From improving digestion to managing pain, alleviating depression and relieving stress, the holistic-healing technique of acupuncture can treat many physical, emotional and mental issues. But what is it, how does it work and does it really help? Read on for our beginner’s guide to this ancient therapy.

What is acupuncture?

A practice used in traditional Chinese medicine for more than 2,000 years, acupuncture involves inserting ultrathin needles into strategic body points.

How does acupuncture work?

“Acupuncture works from manipulating energy,” explains Dr. Noël C. Love, a doctor of acupuncture and Chinese medicine and licensed acupuncturist in Longmont, Colo. Love says energy flows along meridians (or pathways) within the body. “When we’re sick, that energy is blocked, stuck or not flowing right,” Love says. “Acupuncture, along with diet and lifestyle, can help unblock that energy.”

Is acupuncture safe and effective?

When done correctly by a licensed professional, acupuncture is safe, with few to zero side effects. The single-use, sterile needles are disposed of after each use.

Among many other research studies, a meta-analysis published in JAMA Internal Medicine provides rigorous evidence that acupuncture may be helpful for chronic pain from conditions such as arthritis, headaches and fibromyalgia. In addition, millions of people turn to acupuncture to reduce stress, treat depression, alleviate nausea and vomiting during cancer treatments, reduce menstrual cramps, help with digestive issues, treat insomnia, and prevent migraines.

“From a Western model, you can do a blood test and look at white and red blood cells before acupuncture treatment and then test that blood immediately following treatment,” Love says. “You’ll see an increase in white and red blood cells, and your brain is being stimulated with neurotransmitters and endorphins. That’s why it’s so good for treating pain.”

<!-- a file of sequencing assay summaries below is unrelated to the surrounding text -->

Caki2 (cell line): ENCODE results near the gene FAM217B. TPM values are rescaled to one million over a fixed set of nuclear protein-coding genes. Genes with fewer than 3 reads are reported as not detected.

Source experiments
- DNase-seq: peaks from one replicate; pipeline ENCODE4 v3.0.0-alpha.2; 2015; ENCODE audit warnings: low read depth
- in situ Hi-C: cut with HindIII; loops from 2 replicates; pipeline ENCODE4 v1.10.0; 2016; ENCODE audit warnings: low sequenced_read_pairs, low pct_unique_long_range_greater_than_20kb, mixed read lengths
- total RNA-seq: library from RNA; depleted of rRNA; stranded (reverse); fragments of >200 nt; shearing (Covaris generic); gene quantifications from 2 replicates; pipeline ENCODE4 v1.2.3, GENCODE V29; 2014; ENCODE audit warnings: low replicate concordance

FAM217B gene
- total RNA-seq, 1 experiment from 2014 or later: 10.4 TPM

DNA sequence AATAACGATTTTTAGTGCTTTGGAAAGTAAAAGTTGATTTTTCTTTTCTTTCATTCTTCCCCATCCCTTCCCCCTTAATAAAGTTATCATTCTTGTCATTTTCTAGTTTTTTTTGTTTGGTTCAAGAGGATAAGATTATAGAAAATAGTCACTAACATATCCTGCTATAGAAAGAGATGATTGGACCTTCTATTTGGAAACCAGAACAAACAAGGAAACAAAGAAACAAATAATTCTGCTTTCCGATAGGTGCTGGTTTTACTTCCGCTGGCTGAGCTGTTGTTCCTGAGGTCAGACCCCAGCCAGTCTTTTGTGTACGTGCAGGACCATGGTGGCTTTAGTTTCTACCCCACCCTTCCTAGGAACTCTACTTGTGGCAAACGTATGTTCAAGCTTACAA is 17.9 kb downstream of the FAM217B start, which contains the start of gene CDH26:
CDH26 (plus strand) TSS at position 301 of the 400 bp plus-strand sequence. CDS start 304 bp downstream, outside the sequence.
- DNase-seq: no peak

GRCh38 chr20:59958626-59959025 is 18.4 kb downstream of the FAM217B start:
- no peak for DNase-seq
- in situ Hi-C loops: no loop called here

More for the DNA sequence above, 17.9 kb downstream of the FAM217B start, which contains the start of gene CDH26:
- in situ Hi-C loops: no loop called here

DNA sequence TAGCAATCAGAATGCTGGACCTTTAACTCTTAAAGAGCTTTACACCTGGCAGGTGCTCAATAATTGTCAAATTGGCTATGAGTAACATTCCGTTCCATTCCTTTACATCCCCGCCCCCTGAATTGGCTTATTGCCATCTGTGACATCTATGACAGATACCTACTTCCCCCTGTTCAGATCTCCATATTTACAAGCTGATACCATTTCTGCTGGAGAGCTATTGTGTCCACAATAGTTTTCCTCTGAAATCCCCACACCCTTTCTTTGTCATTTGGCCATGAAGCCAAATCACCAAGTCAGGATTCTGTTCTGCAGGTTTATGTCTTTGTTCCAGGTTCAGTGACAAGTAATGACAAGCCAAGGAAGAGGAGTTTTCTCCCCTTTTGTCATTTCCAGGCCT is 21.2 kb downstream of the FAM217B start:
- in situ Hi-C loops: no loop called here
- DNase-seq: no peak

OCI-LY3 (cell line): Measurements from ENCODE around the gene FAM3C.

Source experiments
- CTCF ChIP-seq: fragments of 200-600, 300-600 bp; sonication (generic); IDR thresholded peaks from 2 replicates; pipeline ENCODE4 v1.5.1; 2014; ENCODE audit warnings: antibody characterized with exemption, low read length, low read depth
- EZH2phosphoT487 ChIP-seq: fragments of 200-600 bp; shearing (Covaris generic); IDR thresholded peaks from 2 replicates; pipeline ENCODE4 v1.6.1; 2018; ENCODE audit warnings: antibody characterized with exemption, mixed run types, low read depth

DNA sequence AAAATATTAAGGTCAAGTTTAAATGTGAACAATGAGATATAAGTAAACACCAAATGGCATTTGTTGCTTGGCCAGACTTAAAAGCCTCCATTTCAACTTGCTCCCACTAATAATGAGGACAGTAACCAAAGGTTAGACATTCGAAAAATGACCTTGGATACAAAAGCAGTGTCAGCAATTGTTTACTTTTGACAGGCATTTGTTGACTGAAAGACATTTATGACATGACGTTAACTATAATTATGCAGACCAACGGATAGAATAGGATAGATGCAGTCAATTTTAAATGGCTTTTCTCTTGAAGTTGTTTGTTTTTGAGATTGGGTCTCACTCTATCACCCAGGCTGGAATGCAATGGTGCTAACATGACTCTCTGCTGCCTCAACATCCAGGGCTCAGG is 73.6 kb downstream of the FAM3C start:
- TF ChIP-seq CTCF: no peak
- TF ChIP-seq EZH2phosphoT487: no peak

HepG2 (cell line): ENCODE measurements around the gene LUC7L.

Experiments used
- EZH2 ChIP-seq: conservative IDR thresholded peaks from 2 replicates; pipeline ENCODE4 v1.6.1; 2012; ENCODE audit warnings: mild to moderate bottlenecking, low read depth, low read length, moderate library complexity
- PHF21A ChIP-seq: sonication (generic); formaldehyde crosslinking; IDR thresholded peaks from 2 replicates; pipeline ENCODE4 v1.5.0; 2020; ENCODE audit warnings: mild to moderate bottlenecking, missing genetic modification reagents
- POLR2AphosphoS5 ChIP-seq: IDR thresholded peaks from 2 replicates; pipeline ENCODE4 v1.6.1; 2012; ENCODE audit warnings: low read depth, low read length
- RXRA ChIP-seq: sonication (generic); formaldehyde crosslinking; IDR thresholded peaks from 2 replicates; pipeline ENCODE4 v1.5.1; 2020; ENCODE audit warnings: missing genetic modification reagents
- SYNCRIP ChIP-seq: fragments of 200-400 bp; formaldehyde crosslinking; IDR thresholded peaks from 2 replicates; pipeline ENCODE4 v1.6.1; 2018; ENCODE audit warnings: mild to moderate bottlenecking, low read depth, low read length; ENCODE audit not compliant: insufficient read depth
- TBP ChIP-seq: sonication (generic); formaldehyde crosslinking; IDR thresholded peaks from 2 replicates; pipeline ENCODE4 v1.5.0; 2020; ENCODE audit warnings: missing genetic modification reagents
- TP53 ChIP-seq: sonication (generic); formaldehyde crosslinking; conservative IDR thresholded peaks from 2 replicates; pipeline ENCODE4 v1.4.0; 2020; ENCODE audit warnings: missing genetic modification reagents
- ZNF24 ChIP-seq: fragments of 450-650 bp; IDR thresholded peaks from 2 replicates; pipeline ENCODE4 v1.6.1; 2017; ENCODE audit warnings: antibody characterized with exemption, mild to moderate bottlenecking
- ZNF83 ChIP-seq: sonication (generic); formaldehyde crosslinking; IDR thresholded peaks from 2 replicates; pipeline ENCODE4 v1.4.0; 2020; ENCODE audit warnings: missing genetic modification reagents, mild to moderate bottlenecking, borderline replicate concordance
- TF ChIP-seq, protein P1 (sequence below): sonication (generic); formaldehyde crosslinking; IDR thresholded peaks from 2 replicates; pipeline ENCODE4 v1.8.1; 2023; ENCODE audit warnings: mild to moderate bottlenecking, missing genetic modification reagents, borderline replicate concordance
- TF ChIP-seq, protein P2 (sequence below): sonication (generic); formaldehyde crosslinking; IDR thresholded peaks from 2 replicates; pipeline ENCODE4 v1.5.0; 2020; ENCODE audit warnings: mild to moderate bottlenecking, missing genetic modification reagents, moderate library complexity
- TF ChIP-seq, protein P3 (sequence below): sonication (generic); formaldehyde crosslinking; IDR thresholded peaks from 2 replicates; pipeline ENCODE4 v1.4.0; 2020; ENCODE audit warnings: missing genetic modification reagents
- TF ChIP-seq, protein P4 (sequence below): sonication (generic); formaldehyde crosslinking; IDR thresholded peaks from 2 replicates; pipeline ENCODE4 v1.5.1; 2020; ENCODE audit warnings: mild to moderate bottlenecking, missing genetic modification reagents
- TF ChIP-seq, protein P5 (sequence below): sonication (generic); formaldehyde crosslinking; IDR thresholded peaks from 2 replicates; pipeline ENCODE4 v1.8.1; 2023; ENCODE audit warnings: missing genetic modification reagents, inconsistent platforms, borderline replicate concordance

What can you expect?

The initial session takes about an hour, starting with a consultation to assess health history and a physical exam to check skin, tongue, pulse and any pain points.

“With acupuncture, we treat the individual holistically and look at the body as a whole,” Love explains. “If a patient has several issues, it’s like peeling an onion. We work with the most pressing issue first—pain—and then move on to other issues.”

A trained acupuncturist taps into her knowledge of the “reactive relationship” between various body parts to deliberately choose needle insertion points to activate the body’s self-healing capabilities. Once inserted, the needles stay in for 10 to 30 minutes. “I leave the room, and 90 percent of the time, patients fall asleep,” Love says. Afterward, some people feel relaxed, while others feel energized.

What should you look for in a practitioner?

According to the National Center for Complementary and Integrative Health (part of the National Institutes of Health), most states require a diploma from the National Certification Commission for Acupuncture and Oriental Medicine for licensing. Ask your doctor for referrals, or search for practitioners on the websites of the American Academy of Acupuncture and Oriental Medicine and the American Society of Acupuncturists.

Does It Hurt?

To tackle the elephant in the room, most people wonder whether acupuncture is painful. After all, you’re getting about a dozen or so needles stuck into your body, right? In reality, though, acupuncture is virtually painless, Love says. Sometimes patients don’t even feel the needle at all, she says. But if there’s any discomfort, she likens it to a slight stinging or mild ache like a bug bite. Common side effects include minor bleeding (“maybe a drop of blood a couple of hours later”) or slight soreness or bruising where the needles were inserted.